Roulez Carrosses – The carriages of the Château de Versailles

Posted: October 9th, 2012 | Author: Kathryn | Filed under: museum or gallery, travel | Tags: , , , , , , , , , , , , , , | No Comments »

On show at the Museum of fine arts in Arras until the 10th of November 2013 is a outstanding exhibition of the carriages and coaches of the Royal court of the Chateau of Versailles. Ten years ago, the carriage museum at Versailles (Musée des Carrosses de Versailles) was closed to the public with this occasion being the first that the royal coaches of Versailles have been loaned out for exhibition. There are only seven coaches on display but they are exquisite examples of the wealth and craftsmanship invested in these opulent vehicles. Used for a number of royal occasions, coronations, marriages, christenings and funerals, they would have been a marvelous site to see on route. Charles the 10th’s extraordinary coronation vehicle is covered entirely in gold. Rich, opulent and splendid it is a breathtaking experience walking into the room that houses it. And the funeral coach of Louis 18th would have been an overwhelming sight, a huge black and ominous carriage carrying the coffin and body of the King, laden with silk and gold drawn by eight heavily ornamented black horses.

Accompanying the coaches there are a number of wonderful works of art and a sensational collection of sleds. Sledding was introduced to the Versailles court in the late 17th Century, a past time inspired by Nordic Royals. Members of the court would race around the Grand canal, iced over during the winter or on the roads and paths covered with snow in the garden and park of Versailles. I loved the floor to ceiling photographic/artwork installations used to illustrate the mood throughout the exhibition. I’ve seen this technique used quite extensively throughout France and Belgium and it always works very well.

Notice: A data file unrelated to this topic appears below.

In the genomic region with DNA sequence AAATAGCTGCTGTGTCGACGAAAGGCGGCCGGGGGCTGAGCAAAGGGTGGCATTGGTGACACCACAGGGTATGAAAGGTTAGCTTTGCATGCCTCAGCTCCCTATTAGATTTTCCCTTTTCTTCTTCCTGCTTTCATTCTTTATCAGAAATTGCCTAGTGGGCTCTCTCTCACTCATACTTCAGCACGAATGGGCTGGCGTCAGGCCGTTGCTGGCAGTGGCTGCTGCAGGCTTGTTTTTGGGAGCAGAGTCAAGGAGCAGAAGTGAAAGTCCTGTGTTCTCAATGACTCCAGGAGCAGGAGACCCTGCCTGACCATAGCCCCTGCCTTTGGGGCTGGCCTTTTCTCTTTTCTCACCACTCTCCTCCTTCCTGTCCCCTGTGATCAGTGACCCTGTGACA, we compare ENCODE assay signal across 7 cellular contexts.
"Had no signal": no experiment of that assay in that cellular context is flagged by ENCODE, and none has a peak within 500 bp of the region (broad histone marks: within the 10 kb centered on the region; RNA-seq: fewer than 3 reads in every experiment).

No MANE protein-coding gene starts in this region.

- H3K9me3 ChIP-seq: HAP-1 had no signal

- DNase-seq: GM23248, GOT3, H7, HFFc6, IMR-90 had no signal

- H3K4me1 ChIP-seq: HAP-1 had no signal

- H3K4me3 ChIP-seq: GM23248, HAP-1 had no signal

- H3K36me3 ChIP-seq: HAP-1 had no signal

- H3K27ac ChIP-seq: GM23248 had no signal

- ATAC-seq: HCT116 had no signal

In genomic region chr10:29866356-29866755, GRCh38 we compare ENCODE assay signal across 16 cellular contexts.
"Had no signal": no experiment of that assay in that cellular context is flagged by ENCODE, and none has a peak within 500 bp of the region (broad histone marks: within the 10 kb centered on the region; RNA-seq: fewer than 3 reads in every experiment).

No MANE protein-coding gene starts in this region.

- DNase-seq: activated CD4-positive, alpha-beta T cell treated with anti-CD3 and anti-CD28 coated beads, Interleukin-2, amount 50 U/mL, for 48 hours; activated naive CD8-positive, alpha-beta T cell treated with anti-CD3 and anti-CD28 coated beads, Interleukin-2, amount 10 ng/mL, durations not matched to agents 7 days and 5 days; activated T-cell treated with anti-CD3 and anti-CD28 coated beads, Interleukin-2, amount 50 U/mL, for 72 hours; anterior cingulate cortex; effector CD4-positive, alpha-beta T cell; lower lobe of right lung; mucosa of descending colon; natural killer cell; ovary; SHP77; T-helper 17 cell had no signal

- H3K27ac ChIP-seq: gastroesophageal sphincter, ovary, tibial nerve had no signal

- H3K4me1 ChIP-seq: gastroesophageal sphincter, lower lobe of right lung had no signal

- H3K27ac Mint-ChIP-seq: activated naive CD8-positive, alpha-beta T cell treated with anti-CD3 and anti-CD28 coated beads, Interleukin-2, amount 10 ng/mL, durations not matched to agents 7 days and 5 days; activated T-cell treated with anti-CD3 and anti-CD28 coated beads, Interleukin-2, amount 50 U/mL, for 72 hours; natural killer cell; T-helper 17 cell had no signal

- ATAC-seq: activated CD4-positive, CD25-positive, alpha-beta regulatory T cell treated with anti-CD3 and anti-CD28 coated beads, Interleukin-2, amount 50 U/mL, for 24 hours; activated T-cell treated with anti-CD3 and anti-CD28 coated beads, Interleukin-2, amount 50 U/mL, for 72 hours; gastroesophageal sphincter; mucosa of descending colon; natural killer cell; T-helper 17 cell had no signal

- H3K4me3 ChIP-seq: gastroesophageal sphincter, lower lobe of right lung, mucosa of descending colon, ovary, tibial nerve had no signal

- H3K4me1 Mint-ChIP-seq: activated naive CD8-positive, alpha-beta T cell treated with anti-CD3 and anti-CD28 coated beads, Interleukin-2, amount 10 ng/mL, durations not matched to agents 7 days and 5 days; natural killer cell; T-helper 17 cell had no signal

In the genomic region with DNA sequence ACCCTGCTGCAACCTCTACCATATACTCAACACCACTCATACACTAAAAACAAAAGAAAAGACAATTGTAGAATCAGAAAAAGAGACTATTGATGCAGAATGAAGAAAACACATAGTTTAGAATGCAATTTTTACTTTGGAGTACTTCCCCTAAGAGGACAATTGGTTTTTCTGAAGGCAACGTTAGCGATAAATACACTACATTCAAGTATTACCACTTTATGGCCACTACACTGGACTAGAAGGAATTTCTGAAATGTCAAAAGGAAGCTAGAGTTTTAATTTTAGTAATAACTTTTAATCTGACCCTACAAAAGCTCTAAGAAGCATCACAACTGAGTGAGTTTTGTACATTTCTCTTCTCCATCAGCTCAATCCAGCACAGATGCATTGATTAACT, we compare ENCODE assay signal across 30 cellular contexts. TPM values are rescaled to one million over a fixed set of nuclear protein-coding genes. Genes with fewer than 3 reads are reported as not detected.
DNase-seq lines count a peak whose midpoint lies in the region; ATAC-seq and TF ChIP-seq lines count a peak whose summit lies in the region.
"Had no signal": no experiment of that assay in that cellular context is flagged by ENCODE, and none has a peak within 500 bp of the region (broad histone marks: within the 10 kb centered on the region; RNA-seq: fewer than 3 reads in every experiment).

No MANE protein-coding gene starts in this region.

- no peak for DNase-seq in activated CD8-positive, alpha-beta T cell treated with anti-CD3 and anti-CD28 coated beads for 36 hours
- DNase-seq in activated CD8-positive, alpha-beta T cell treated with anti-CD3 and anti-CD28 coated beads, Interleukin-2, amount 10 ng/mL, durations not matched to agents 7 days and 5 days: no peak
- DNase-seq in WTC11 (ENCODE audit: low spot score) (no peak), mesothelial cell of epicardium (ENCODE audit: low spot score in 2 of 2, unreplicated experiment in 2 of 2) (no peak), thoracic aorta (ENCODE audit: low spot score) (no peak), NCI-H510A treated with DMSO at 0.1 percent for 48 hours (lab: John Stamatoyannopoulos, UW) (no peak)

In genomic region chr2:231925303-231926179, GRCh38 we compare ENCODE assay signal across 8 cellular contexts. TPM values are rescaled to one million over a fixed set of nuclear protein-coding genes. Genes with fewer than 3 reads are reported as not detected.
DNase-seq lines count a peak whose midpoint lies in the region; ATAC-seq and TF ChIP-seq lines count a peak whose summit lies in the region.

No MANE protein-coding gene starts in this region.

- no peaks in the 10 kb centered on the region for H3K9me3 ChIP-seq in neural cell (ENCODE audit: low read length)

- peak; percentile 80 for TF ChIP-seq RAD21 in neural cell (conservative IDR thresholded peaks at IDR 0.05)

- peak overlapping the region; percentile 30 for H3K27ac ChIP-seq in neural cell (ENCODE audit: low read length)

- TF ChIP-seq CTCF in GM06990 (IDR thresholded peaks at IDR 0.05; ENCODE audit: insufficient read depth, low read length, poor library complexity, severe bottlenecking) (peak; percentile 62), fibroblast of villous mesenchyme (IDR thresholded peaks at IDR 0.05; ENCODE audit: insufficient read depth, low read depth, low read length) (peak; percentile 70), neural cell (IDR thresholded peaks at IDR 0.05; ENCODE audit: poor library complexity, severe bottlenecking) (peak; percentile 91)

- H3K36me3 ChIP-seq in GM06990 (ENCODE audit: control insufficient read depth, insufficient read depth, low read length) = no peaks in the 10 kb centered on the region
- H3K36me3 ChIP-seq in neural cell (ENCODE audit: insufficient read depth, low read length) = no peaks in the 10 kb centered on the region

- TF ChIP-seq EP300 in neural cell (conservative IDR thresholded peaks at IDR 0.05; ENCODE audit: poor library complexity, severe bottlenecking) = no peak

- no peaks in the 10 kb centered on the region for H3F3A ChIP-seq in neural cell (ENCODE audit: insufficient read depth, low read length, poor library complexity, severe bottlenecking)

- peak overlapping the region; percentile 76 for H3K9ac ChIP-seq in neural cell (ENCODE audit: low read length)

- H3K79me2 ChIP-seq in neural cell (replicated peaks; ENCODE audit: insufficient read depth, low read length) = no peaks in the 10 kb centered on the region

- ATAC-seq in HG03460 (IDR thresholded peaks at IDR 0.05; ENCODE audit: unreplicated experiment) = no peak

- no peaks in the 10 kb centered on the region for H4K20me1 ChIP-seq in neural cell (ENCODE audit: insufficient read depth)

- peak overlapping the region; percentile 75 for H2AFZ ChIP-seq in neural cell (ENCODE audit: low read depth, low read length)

A very good film in the final room, also on a grand scale with the screen running floor to ceiling, documents the evolution of carriage suspension in a constant effort to solve issues of comfort, going far beyond padded and sprung interior furniture, paving the way for modern vehicles.

It is a unique experience to see these carriages and one that I suspect may not come around too often. This exhibition is in fact the first exhibition of its kind ever in France. In a National effort to revitalise the North of France and decentralise culture, the Roulez Carrosses is a wonderful opportunity that you shouldn’t miss if you are traveling near by. If not, I hope that you enjoy the photographs that I have taken and that they give you a good sense of this brilliant exhibition.

A striking sculpture by Xavier Veilhan at the entry to the Museum of fine arts in Arras:

Roulez Carrosses

There are four halls in the palace, running every side of the enclosed courtyard The still and empty halls gives one a lovely opportunity to imagine those who’ve wandered these floors in the past, how they dressed and how they would ponder and reflect as the walked the long distances around the palace:

Museum of fine arts, Arras

The immaculate courtyard, I don’t think that I noticed a door along the halls but there must have been:

Museum of fine arts, Arras

This coach belonged to the 8 year old son of Louis 16th and Marie-Antoinette, it is miniature in comparison to the other coaches on display;

Roulez Carrosses coach belonging to son of Louis 16th and Marie-Antoinette

A Sedan chair:

Roulez Carrosses Versailles sedan chair

Towards the end of the seventeenth century the court of Versailles adopted the Nordic pastime of sled racing:

Roulez Carrosses Versailles sleds

Roulez Carrosses Versailles sled

A magical leopard sled, carved in about 1730:

Roulez Carrosses leopard sled

Roulez Carrosses leopard sled

Roulez Carrosses leopard sled

Roulez Carrosses

A coach built for the marriage of Napoleon 1st and Marie-Louise, 1810:

Roulez Carrosses